“Doesn’t Somebody Wan to Be Wanted” would be the Partridge Family’s second biggest hit climbing to the #6 on the Billboard charts. It’d later be immortalized on the pop culture ziegiest when it was mentioned in the Quinton Tarantino film “Reservoir Dogs.”

But despite the track’s success, throughout his life David Cassidy was always extremely vocal about his hatred for “Doesn’t Somebody Want to Be Wanted,” despite it being possibly his most well-crafted hit.  Far more mature than “I Think I Love You” and more structurally complex than “I’ll Meet You Halfway,” “Doesn’t Somebody Want to Be Wanted” paints a picture of Cassidy as a nice guy looking for love but looking in all the wrong places.  It fulfilled a fantasy about Cassidy that tied into his squeaky clean TV image, but couldn’t have been further from the truth to his hedonistic bad boy reality.  But what Cassidy hated about the song was the break down at the end where he had to give a frank confessional in a vocal narrative:

“You know, I’m no different from anybody else
I start each day and end each night
It gets really lonely when you’re by yourself
And where is love?
And who is love?
I gotta know.”

Personally, I found this kind of deep, but then I was twelve. What did i know?

David Cassidy, who would forever have a personal conflict with his good boy image, hated “Doesn’t Somebody Want to Be Wanted” and initially refused to record it. Although it’d go on to be one of his biggest hits, he’d forever be vocal about how much he loathed it for the rest of his life.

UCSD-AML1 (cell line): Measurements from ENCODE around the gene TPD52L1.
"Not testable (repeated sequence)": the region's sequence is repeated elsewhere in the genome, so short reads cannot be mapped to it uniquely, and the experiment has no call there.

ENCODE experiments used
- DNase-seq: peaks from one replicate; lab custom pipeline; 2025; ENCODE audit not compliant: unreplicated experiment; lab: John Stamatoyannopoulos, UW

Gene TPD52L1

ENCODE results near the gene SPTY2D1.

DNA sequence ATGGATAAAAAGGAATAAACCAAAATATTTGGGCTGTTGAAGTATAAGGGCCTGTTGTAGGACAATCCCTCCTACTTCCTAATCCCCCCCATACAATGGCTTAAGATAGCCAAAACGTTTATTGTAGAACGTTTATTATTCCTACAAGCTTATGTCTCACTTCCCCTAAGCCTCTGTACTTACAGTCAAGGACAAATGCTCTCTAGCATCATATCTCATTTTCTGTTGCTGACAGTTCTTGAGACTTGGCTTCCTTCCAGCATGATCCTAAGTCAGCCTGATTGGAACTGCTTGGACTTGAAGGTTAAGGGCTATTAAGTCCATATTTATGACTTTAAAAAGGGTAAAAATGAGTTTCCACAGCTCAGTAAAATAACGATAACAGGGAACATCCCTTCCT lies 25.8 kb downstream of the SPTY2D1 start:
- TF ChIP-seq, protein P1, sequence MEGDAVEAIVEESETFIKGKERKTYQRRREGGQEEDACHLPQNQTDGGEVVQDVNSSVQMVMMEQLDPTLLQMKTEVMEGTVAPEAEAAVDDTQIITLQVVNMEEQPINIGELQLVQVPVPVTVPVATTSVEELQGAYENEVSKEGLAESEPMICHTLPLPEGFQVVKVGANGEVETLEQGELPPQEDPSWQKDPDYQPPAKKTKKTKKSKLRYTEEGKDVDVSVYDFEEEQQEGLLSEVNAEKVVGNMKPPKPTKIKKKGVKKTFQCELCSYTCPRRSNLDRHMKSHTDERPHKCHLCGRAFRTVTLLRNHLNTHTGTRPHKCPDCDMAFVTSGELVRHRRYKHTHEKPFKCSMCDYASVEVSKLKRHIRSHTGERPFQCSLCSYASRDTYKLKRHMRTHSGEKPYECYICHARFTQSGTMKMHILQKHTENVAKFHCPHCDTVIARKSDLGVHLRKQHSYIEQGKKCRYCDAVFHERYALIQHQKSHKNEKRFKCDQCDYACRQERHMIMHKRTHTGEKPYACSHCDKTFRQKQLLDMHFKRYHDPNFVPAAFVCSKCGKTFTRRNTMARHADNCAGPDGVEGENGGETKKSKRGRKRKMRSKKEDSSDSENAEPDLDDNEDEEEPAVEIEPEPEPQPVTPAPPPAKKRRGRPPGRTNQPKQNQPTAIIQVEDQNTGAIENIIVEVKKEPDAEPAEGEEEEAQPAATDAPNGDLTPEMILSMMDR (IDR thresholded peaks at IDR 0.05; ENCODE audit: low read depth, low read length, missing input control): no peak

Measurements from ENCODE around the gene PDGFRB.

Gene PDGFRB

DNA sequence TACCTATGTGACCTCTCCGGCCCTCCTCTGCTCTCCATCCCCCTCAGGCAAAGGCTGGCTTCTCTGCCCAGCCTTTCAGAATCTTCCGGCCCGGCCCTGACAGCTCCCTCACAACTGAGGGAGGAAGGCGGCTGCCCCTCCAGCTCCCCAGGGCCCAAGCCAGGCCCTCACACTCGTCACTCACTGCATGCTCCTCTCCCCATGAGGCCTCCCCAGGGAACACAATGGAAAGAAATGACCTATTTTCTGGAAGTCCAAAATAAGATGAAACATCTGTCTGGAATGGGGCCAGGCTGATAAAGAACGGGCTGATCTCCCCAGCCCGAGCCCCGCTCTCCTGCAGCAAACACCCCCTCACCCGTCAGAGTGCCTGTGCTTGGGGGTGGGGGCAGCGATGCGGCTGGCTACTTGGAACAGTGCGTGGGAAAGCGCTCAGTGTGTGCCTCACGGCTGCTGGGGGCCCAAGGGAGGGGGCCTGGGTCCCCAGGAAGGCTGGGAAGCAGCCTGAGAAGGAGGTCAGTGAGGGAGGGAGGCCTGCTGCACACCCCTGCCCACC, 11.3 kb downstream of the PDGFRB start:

Cassidy hated the narrative so much that he initially refused to record it.  This was possibly the first of what would be many stormy moments of Cassidy’s discontent over both his Partridge Family material and Keith Partridge image which would continue be a bone of contention for the rest of his life.  Although he eventually did record the part as instructed, his attempt to have the song kept off the album, and then released a single, all failed and, much to his irritation, it became one of his biggest successes.  I wonder how he must have felt when it’d hit the pop culture zeitgeist again in the 1990’s when it was referenced in Quinton Tarantino’s “Reservoir Dogs,” where the lines written about it even got immortalized on the best selling soundtrack album.

What I find astonishing is that no matter how much time goes by, nor how more sophisticated my taste and understanding in music has gotten, I can still find a beauty and wonder when relistening to “Up to Date.”  “Up to Date: would be an album that would follow me for the rest of my life and, at times, even sink my credibility with people when they found out my love for it and everything Partridge Family.

Released at the height of The Partridge Family’s popularity and David Cassidy’s reign as a teen idol, “Up to Date” was the third highest selling album of 1971. The top two which blocked it were Webber and Rice’s “Jesus Christ Superstar” and Janis Joplin’s “Pearl.”